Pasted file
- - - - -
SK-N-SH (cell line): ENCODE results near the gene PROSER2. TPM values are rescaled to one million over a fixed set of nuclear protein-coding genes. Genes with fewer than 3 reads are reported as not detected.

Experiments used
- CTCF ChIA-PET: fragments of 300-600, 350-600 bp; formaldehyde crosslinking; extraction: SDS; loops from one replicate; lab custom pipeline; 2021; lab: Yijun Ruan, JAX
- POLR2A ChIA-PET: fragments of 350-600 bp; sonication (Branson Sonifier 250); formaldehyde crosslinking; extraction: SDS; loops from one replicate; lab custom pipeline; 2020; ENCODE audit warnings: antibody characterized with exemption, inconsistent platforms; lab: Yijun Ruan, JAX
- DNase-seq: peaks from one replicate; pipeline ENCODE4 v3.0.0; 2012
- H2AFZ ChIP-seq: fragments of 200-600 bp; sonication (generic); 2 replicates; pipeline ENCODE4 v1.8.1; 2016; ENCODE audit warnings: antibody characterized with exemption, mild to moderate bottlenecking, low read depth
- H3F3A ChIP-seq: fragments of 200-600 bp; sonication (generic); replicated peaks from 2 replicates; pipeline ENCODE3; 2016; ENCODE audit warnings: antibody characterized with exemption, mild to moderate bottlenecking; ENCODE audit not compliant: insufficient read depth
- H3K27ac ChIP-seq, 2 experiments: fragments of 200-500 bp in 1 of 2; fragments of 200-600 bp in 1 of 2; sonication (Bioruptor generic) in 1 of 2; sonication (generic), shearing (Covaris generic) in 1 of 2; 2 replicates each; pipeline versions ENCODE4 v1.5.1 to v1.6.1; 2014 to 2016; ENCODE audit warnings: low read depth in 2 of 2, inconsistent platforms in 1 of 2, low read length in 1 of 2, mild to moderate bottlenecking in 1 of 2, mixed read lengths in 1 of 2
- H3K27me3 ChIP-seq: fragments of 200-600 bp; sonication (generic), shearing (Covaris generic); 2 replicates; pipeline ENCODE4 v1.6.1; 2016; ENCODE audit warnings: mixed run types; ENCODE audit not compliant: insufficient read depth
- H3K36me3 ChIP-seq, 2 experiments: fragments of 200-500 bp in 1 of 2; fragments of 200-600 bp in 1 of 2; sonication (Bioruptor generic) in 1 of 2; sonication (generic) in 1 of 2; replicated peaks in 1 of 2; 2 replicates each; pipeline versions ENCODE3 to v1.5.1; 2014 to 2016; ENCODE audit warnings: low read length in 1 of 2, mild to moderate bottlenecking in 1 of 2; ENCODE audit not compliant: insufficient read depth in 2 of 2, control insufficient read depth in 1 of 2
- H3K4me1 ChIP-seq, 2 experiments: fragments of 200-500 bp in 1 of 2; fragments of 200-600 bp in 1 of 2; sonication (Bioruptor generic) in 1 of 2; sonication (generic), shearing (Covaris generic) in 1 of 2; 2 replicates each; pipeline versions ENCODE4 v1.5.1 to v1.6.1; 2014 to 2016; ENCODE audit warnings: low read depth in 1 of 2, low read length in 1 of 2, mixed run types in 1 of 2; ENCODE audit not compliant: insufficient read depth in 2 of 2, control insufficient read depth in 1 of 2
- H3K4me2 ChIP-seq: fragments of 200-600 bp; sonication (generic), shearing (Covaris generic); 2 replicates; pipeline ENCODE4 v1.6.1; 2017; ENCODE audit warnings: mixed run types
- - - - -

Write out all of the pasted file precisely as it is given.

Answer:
SK-N-SH (cell line): ENCODE results near the gene PROSER2. TPM values are rescaled to one million over a fixed set of nuclear protein-coding genes. Genes with fewer than 3 reads are reported as not detected.

Experiments used
- CTCF ChIA-PET: fragments of 300-600, 350-600 bp; formaldehyde crosslinking; extraction: SDS; loops from one replicate; lab custom pipeline; 2021; lab: Yijun Ruan, JAX
- POLR2A ChIA-PET: fragments of 350-600 bp; sonication (Branson Sonifier 250); formaldehyde crosslinking; extraction: SDS; loops from one replicate; lab custom pipeline; 2020; ENCODE audit warnings: antibody characterized with exemption, inconsistent platforms; lab: Yijun Ruan, JAX
- DNase-seq: peaks from one replicate; pipeline ENCODE4 v3.0.0; 2012
- H2AFZ ChIP-seq: fragments of 200-600 bp; sonication (generic); 2 replicates; pipeline ENCODE4 v1.8.1; 2016; ENCODE audit warnings: antibody characterized with exemption, mild to moderate bottlenecking, low read depth
- H3F3A ChIP-seq: fragments of 200-600 bp; sonication (generic); replicated peaks from 2 replicates; pipeline ENCODE3; 2016; ENCODE audit warnings: antibody characterized with exemption, mild to moderate bottlenecking; ENCODE audit not compliant: insufficient read depth
- H3K27ac ChIP-seq, 2 experiments: fragments of 200-500 bp in 1 of 2; fragments of 200-600 bp in 1 of 2; sonication (Bioruptor generic) in 1 of 2; sonication (generic), shearing (Covaris generic) in 1 of 2; 2 replicates each; pipeline versions ENCODE4 v1.5.1 to v1.6.1; 2014 to 2016; ENCODE audit warnings: low read depth in 2 of 2, inconsistent platforms in 1 of 2, low read length in 1 of 2, mild to moderate bottlenecking in 1 of 2, mixed read lengths in 1 of 2
- H3K27me3 ChIP-seq: fragments of 200-600 bp; sonication (generic), shearing (Covaris generic); 2 replicates; pipeline ENCODE4 v1.6.1; 2016; ENCODE audit warnings: mixed run types; ENCODE audit not compliant: insufficient read depth
- H3K36me3 ChIP-seq, 2 experiments: fragments of 200-500 bp in 1 of 2; fragments of 200-600 bp in 1 of 2; sonication (Bioruptor generic) in 1 of 2; sonication (generic) in 1 of 2; replicated peaks in 1 of 2; 2 replicates each; pipeline versions ENCODE3 to v1.5.1; 2014 to 2016; ENCODE audit warnings: low read length in 1 of 2, mild to moderate bottlenecking in 1 of 2; ENCODE audit not compliant: insufficient read depth in 2 of 2, control insufficient read depth in 1 of 2
- H3K4me1 ChIP-seq, 2 experiments: fragments of 200-500 bp in 1 of 2; fragments of 200-600 bp in 1 of 2; sonication (Bioruptor generic) in 1 of 2; sonication (generic), shearing (Covaris generic) in 1 of 2; 2 replicates each; pipeline versions ENCODE4 v1.5.1 to v1.6.1; 2014 to 2016; ENCODE audit warnings: low read depth in 1 of 2, low read length in 1 of 2, mixed run types in 1 of 2; ENCODE audit not compliant: insufficient read depth in 2 of 2, control insufficient read depth in 1 of 2
- H3K4me2 ChIP-seq: fragments of 200-600 bp; sonication (generic), shearing (Covaris generic); 2 replicates; pipeline ENCODE4 v1.6.1; 2017; ENCODE audit warnings: mixed run types